As of January 2023, the Treasury Department began taking "extraordinary measures" to prevent the United States from defaulting on its debt. Although past congressional debt-ceiling talks have come to resolutions at the last hour, it's important to understand what happens if the U.S. defaults on its debt and what's at stake.
The debt ceiling is the total amount of money the federal government is authorized to borrow to meet its existing legal obligations, such as Social Security and Medicare benefits, military salaries, interest on the national debt and tax refunds, according to the Treasury Department.
Unlikely, according to several economists. The U.S. has always paid its debt and external obligations, even when one political party holds White House and the other controls at least one house of Congress. "While we have a highly polarized Congress negotiating, it isn't in either party's interest to let a default happen," said Ginger Chambless, Head of Research for Commercial Banking at JPMorgan Chase.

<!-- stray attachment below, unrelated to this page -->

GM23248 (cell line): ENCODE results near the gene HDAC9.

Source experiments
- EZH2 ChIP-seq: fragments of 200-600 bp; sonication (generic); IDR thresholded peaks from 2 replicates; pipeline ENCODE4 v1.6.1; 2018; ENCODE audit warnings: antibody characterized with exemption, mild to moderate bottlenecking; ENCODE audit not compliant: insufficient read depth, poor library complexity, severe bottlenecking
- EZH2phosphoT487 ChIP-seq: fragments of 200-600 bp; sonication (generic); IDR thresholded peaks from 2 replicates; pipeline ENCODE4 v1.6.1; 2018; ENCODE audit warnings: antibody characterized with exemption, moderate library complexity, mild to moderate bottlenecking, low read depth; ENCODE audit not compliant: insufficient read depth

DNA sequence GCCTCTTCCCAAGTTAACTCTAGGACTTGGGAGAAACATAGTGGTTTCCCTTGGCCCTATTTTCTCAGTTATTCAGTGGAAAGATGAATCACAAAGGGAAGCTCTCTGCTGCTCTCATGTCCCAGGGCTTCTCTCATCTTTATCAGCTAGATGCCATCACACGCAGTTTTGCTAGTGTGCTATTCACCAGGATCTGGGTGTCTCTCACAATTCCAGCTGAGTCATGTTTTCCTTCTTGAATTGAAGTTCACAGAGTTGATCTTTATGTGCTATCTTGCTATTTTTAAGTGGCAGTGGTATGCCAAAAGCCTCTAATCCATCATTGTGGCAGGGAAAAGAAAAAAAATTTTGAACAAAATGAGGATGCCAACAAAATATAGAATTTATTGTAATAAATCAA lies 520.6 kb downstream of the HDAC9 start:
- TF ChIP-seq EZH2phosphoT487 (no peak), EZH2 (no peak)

"There will be much drama leading to approvals of debt ceilings, with some internal defaults like postponed payments to government employees or closures of national parks, but it's likely to be approved," said Victor Calanog, Head of Commercial Real Estate Economics at Moody's Analytics.
"If we have a debt default, all bets are off," said Al Brooks, Head of Commercial Real Estate for JPMorgan Chase.
Calanog and Chambless agreed: A default could be devastating.
"An actual default will throw into question the entire creditworthiness of the United States and likely lead to further rate increases to justify increased risks that bondholders will now have to consider," Calanog said. "That will roil capital markets—not just for multifamily and commercial real estate, but every asset class."
"If the U.S. did default on its debt, it could cause a loss of public confidence and market volatility—especially Treasury rates," Chambless said.
Moody's Analytics estimates an economic downturn caused by the current political impasse could be comparable to the global financial crisis. Real GDP would decline more than 4%, costing the economy more than 7 million jobs and the unemployment rate could climb to over 8%. Stock prices could be cut by nearly a fifth, eliminating $10 trillion in household wealth.
Yes. Merely the threat of a default can have major impacts. For example, the 2011 debt-ceiling debate:
It's unlikely the U.S. government will default on its debt. But given the damage that can be done by the threat of a default, multifamily investors may want to:
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